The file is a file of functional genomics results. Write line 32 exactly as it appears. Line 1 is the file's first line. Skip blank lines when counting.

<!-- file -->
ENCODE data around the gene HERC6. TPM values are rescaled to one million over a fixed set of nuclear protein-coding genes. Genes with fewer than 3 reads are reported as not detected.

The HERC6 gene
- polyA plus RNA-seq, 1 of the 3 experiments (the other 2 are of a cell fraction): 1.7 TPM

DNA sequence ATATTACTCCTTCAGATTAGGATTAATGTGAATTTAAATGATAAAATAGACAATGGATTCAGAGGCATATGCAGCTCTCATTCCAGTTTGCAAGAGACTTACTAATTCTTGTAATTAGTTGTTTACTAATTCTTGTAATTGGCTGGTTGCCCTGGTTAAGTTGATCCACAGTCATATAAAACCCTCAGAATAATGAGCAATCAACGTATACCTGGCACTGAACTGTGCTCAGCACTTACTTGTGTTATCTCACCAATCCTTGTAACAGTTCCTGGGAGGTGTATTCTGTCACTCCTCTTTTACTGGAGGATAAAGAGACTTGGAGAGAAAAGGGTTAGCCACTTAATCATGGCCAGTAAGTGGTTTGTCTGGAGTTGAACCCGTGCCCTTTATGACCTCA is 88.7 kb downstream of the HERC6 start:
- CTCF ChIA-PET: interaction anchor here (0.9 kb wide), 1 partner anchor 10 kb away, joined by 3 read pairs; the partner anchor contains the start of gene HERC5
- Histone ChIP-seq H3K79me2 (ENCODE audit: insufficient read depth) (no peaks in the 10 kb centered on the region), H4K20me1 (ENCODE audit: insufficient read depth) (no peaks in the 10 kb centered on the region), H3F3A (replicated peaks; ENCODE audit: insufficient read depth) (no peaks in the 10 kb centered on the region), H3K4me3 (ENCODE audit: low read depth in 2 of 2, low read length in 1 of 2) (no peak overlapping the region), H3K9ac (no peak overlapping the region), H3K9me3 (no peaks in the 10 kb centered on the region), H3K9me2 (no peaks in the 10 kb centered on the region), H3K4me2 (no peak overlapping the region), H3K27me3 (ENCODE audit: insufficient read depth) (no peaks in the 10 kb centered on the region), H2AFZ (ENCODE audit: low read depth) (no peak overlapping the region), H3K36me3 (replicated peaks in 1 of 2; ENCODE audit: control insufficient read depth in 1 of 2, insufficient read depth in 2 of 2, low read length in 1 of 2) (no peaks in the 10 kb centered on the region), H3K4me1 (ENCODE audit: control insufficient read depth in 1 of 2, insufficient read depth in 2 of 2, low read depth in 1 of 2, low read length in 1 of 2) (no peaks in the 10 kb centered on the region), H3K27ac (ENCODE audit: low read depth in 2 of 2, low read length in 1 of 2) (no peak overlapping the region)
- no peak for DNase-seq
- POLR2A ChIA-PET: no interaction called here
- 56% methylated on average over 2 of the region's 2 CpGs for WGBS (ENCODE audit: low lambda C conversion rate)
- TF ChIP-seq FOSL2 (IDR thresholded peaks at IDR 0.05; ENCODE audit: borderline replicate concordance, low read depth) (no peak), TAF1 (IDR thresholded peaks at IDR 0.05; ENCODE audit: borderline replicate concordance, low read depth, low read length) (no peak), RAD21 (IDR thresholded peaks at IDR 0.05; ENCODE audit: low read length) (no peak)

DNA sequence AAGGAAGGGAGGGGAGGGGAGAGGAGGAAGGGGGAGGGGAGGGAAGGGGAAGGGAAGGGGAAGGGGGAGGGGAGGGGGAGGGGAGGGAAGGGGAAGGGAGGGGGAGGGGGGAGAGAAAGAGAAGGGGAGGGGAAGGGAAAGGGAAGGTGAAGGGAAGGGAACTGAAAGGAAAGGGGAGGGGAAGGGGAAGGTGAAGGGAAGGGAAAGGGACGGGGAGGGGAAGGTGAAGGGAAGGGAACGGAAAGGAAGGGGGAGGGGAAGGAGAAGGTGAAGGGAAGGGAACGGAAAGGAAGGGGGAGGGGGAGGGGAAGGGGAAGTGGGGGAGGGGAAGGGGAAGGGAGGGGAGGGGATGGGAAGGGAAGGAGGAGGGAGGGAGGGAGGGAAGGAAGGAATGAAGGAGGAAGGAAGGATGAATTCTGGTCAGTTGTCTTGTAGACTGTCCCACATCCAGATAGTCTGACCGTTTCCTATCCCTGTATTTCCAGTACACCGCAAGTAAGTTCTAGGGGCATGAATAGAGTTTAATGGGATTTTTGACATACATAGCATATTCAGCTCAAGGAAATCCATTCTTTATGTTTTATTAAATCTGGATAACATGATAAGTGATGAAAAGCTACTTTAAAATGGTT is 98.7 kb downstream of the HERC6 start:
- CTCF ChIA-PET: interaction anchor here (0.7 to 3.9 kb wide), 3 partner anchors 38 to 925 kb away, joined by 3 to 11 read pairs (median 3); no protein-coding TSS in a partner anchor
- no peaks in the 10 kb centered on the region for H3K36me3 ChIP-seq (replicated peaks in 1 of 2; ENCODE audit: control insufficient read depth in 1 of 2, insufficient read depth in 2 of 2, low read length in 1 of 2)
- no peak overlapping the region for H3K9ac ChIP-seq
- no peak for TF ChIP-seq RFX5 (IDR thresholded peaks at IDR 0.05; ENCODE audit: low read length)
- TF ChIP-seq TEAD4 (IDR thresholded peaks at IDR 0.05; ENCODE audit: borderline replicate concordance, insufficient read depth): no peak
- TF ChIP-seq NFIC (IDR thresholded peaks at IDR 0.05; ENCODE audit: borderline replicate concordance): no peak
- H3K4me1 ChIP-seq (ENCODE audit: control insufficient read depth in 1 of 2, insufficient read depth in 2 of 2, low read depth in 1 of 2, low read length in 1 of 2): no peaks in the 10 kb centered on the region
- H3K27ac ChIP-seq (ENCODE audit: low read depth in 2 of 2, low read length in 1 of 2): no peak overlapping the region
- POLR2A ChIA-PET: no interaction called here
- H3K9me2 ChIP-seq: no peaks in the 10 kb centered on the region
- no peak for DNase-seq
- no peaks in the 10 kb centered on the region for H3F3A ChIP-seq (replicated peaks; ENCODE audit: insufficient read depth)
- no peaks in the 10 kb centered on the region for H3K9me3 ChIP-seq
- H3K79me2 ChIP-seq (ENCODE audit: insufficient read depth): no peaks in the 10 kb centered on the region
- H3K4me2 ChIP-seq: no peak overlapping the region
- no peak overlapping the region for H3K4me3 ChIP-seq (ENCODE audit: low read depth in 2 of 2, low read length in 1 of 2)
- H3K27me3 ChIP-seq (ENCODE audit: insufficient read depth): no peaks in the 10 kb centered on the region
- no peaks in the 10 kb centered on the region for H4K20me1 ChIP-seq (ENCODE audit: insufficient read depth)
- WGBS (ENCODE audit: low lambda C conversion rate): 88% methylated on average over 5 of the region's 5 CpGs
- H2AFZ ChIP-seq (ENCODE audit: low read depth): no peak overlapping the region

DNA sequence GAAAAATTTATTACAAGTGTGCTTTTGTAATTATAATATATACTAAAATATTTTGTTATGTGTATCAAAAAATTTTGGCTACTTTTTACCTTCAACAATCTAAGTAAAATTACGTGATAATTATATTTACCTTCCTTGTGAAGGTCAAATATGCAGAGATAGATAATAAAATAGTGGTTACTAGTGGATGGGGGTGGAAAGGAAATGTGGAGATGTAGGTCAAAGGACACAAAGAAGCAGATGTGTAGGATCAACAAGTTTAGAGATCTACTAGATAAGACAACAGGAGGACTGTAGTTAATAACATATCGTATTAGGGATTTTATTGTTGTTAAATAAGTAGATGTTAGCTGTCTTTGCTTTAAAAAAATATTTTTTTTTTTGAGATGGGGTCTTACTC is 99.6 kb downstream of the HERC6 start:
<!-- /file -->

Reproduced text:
DNA sequence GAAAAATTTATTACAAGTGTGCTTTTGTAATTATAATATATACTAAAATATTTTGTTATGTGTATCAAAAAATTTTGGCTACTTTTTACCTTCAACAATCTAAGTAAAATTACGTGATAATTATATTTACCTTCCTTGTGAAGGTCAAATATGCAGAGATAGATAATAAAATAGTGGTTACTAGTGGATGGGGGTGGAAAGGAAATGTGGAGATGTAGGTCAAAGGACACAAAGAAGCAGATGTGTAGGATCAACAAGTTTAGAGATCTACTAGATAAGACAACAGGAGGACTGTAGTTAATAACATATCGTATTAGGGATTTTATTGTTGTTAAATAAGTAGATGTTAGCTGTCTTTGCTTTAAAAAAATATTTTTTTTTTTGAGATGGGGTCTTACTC is 99.6 kb downstream of the HERC6 start: